Monday, January 31, 2011

Is that fish and chips for one or two?

Actual pic from the website of our chosen seafood outlet
Yesterday we took our trusty boat for a trip on Sydney Harbour, and as always drew up to the Sydney Fish Markets for lunch.

T'other half and I aren't great indulgers in fast food; in fact the fish 'n' chips we get at the Fish Markets in boating season makes up the bulk of our annual fast food intake - the other exception is sushi, which we have once or twice a week. Last week at the Fish Markets we were sensible and got some grilled snapper fillet with the ubiquitous chips. One piece of fish between us, plus a portion of chips, was ample for our lunch.

This week we decided to get a seafood basket, which consists of a poisonous number of kilojoules, as it's all deep fried. Munching through calamari, fish sticks and prawn cocktails, with better chips than we'd had the week before, I pondered to my husband, "Was this one portion or a meal for two?"

"Only one," he replied.

I was stunned. God, there was a ton of food there! No wonder Australians are piling it on! Seriously, the portion consisted of:

  • about 150 grams of deep fried calamari
  • 2 pieces of deep fried fish stick/seafood stick - say 80 grams
  • 2 battered and fried prawns - about 80 grams
  • about 200 grams of golden, crunchy chips/fries
And all that aimed at one person!

I've been losing weight as a result of the ShapeUpClub website and iPhone app, and when I keyed in my lunch to the app I realised dinner would be very lean indeed if I wished to stick to my daily allowance of kilojoules.

I think the perception is there that you have to have value for money when you buy food either as fast food or at a restaurant. $9.00 for this lunch, which left the two of us stuffed to the gills, is good value for money for the quantity supplied in the portion. But good grief, unless you're going to walk it off afterwards it's a staggering number of kilojoules, particularly if you then tuck into a hearty dinner at the end of the day.
Modern society in the western world makes it all too easy to access stodgy foods which give you a quick sugar and energy hit. Burger or sandwich? Sandwich would be the healthier choice but the burger usually wins, particularly when people have children in tow who pester them for a trip to the Golden Arches. Couple that with society's dependence on the car and you can see the general size of waistbands expanding.

In Victorian times the average woman walked 14km a day, doing housework, running errands, visiting friends. She may have eaten cake for afternoon tea but she undoubtedly earned it. And there weren't the prolferation of cafes that there are now.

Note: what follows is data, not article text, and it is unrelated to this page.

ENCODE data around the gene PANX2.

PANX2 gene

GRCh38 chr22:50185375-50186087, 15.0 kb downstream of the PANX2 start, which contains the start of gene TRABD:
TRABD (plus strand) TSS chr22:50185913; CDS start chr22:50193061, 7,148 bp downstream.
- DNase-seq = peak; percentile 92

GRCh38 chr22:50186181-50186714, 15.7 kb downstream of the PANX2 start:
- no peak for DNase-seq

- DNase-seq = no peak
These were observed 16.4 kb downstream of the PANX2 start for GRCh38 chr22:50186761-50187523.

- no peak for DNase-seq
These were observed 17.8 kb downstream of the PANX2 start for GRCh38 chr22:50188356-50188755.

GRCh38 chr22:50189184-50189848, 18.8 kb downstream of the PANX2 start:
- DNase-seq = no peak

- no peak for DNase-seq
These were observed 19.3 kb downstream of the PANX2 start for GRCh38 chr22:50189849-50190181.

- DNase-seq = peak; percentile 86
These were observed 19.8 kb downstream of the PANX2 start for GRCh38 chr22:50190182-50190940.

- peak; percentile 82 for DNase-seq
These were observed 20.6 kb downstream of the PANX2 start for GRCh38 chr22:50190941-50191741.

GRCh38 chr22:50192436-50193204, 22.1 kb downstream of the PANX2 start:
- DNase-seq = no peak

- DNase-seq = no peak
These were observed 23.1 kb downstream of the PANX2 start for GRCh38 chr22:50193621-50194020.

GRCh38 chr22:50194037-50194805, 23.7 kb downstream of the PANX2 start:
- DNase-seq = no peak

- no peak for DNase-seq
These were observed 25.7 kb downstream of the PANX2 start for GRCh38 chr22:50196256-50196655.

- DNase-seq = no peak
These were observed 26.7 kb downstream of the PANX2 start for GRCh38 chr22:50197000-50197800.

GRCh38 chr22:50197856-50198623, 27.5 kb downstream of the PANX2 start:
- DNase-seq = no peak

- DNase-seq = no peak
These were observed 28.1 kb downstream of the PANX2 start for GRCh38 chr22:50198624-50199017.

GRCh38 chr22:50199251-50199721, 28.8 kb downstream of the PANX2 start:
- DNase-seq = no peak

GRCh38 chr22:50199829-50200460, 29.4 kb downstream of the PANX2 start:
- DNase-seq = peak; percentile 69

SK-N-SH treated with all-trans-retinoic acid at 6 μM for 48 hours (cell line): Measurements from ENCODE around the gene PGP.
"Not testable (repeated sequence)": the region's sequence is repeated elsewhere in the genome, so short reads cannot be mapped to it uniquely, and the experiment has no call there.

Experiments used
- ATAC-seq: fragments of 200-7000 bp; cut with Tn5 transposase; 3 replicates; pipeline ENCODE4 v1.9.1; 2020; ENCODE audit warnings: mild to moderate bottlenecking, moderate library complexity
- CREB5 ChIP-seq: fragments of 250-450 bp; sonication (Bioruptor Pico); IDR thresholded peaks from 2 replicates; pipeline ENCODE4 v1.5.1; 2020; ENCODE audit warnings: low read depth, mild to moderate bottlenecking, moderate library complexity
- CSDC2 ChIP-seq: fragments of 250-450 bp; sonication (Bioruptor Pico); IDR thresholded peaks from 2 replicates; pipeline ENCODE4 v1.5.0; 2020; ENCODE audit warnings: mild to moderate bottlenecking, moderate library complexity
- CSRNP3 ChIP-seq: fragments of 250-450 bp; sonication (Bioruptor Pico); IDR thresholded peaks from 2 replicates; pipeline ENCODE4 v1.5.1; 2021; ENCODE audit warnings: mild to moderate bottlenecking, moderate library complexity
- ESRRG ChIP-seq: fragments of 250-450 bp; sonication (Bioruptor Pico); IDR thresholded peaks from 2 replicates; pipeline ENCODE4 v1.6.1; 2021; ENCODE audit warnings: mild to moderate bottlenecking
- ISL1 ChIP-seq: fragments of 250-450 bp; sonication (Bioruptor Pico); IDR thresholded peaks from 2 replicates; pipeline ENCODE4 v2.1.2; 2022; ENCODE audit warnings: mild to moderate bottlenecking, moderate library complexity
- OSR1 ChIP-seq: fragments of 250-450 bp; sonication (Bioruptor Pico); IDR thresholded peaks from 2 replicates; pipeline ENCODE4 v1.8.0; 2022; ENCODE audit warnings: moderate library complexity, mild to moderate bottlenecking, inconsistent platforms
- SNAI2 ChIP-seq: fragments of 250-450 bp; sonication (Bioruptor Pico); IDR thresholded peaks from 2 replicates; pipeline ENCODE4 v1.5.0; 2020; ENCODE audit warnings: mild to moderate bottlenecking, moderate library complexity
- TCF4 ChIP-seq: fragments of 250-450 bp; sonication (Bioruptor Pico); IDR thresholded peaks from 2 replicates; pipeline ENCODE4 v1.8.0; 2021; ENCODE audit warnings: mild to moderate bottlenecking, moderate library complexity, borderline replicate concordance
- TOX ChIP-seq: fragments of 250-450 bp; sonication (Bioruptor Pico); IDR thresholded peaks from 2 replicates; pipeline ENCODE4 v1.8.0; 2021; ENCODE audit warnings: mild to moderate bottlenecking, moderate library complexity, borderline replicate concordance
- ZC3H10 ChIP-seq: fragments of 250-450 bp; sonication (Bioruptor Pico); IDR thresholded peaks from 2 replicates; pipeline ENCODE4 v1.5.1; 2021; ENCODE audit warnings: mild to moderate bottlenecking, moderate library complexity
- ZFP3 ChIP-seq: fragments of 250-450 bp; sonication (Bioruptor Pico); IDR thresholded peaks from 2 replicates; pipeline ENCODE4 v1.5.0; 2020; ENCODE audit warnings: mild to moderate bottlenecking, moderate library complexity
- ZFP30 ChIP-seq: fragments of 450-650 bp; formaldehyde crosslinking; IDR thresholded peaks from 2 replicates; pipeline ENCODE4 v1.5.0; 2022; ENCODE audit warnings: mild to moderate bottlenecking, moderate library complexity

Likewise the jaunty, calorie-counting flapper keen to maintain a boyish figure relied heavily on trams and walking in her daily life - oh, and dancing the Charleston at least once a week. If she went to a cafe she'd probably grab a sandwich; the extent of available cheap takeaway food was pretty limited, and while fish and chips was a popular choice these lovely ladies of the past led a lifestyle which helped burn the kilojoules.

Those were the days when you'd go to a circus to see a Fat Lady in the freakshow around the back. I see circus Fat Ladies every day in the supermarket and they take up 2/3 of the width of a supermarket aisle. Not just old-fashioned 'stout' (ie size 16), but enormous women waddling along, often accompanied by similarly large waddling children. Their trolleys are usually brimming with snack foods, soft drinks/cola and frozen fried food. Heck, we don't even have sweet biscuits in the house, unless I make some. We have oatcakes or fruit for snacks. And a smidge, just a little, of Lindt dark chocolate when we feel like it.

One of my interests is life in the 1920s and my indulgence in The Girls' Own Annual and fiction written in or set in that period needs several posts of its own, but the attitude to health and diet back then is a good lesson for people of today. Simple, fresh food in sensibly small portions, lots of exercise. In a time when cars were for the wealthy, exercise was a given. You walked, either all the way to work or to the tram/bus stop. Or you rode a lovely loop frame bike :-). If you walked or cycled to the chippy and got a portion of fish and chips wrapped in yesterday's newspaper, you'd undoubtedly earned it.

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